In conclusion hCG induced Mapk3/1 activity during preovulatory follicle maturation regulates transcription of the genes involved in the process of cumulus expansion, oocyte maturation and follicular rupture. These LH-induced processes are severely compromised in response to a single dose of Map2k-inhibitor PD0325901. Our proposed mechanism for the role of Mapk3/1 is shown in Fig. 8. It is very well established that LH along with modulatory effects of EGF-like growth factors and their tyrosine kinase receptors induces phosphorylation of Mapk3/1. Our results here propose that Egr1 is one of the Mapk3/1 regulated transcription factors that transactivates its target genes involved in follicular rupture such as Ptgs2. Finally, several Map2k-inhibitors are under advanced clinical trial for anti-cancer therapy. Since our data here demonstrate that single dose of PD0325901 has an overwhelming inhibitory effect on ovulation in superovulated mice. These dramatic results warrant further detailed studies to test the effect of such inhibitors on ovarian function.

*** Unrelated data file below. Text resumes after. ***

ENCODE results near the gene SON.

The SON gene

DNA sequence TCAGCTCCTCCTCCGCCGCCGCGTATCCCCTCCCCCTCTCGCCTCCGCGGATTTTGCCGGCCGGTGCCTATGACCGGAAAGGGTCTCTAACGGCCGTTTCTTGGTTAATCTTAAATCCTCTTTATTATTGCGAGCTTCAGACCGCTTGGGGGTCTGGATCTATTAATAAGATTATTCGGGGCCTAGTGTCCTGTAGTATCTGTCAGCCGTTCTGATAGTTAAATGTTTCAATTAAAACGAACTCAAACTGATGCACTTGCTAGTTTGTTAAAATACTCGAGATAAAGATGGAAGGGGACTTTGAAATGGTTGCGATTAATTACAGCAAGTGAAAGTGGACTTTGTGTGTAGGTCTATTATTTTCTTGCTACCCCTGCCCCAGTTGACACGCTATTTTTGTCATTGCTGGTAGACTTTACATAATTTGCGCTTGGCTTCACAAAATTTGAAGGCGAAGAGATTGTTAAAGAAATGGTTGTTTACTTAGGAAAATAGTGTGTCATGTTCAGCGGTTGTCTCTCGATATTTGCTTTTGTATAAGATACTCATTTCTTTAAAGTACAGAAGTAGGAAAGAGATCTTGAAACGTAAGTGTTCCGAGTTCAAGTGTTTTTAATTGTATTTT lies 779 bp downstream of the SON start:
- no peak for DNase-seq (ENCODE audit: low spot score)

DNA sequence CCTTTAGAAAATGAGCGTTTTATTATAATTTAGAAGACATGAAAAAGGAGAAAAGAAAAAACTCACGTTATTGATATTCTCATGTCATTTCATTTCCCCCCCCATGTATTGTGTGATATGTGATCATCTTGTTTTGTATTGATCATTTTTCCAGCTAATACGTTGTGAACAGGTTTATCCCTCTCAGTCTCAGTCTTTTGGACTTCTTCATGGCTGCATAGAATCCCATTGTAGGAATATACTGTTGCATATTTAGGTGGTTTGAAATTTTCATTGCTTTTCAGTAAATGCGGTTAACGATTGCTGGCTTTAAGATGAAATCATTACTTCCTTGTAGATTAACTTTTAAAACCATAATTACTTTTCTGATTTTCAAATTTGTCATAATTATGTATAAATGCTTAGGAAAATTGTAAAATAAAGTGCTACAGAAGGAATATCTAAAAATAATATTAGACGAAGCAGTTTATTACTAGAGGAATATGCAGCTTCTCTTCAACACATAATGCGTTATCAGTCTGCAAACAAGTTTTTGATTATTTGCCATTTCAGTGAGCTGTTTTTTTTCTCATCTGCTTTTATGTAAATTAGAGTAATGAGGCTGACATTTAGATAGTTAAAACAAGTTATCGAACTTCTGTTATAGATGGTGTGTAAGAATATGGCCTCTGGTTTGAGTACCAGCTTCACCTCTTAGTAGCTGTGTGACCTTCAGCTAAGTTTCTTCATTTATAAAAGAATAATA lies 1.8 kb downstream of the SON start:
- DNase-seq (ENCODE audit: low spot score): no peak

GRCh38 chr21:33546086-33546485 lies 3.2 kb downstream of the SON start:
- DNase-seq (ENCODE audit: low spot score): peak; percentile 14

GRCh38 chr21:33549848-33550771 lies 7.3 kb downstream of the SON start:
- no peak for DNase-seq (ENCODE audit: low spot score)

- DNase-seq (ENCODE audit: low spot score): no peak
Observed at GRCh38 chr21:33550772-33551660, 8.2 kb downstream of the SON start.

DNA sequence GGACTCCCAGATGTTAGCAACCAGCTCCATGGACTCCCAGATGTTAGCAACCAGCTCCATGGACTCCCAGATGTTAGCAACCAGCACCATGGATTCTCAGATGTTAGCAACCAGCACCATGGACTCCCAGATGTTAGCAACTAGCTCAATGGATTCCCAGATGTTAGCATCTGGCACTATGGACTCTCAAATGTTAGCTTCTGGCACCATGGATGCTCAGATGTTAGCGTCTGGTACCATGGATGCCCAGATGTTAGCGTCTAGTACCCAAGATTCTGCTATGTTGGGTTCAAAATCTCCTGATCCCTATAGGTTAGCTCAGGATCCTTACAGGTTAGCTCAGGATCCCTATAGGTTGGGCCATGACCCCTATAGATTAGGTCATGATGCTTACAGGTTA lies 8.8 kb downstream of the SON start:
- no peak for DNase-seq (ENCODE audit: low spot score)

Fig 8. Transcriptional regulation of ovulatory genes by Mapk3/1 through Egr1 transcription factor.

Preovulatory LH surge induced Mapk3/1 activity regulates transcription of ovulatory genes such as Ptgs2 trough transcription factor Egr1. Inhibition of this LH-induced Mapk3/1 activity by Map2k inhibitor PD0325901 results in anovulation.


We thank Profs. Sarah Kimmins, Jaswinder Singh and Luis Agellon for allowing us to use their laboratory facilities for this study. We also thank Ms. Eliza Rossi Komninou, Ms. Melissa Pansera, Ms. Yasmin Schuermann, Ms. Lisa Dupuis and Ms. Maaike Hibbein-Kirby for excellent technical assistance.

Author Contributions

Conceived and designed the experiments: DS NG VB RD. Performed the experiments: DS EB. Analyzed the data: DS NG PPR VB RD. Contributed reagents/materials/analysis tools: NG PPR VB RD. Wrote the paper: DS RD.